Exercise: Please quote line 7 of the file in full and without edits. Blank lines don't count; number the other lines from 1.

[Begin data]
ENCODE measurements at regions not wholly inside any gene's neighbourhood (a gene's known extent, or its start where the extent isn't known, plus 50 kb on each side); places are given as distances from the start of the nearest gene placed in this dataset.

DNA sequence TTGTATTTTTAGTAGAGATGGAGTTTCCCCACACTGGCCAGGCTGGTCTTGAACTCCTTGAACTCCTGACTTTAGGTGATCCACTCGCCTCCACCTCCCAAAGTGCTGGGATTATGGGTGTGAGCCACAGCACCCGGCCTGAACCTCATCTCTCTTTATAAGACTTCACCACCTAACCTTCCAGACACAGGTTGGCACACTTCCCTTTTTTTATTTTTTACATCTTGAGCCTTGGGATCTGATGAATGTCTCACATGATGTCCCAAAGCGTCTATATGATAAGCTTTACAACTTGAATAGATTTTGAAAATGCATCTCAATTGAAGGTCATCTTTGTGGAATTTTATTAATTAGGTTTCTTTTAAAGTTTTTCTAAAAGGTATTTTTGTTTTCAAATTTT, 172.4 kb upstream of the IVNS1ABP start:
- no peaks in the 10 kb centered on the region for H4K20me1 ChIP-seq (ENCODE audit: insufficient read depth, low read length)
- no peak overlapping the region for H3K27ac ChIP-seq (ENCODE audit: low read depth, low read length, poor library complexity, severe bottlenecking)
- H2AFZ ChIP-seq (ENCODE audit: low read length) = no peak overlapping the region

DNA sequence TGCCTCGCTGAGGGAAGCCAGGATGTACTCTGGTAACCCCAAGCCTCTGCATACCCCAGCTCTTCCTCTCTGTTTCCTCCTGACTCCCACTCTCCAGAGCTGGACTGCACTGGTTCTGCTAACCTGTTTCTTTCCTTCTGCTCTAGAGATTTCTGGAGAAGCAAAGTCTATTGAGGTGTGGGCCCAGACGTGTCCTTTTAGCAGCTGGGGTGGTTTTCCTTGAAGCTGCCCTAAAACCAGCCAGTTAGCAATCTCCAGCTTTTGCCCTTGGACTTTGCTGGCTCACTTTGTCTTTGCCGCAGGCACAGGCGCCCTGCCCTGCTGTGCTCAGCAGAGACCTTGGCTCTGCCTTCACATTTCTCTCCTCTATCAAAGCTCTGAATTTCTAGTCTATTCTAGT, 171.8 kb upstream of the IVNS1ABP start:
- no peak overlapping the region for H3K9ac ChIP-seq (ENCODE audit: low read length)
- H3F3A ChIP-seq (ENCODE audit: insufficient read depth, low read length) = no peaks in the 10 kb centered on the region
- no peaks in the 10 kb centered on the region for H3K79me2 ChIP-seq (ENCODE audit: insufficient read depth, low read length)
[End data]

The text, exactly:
- no peak overlapping the region for H3K9ac ChIP-seq (ENCODE audit: low read length)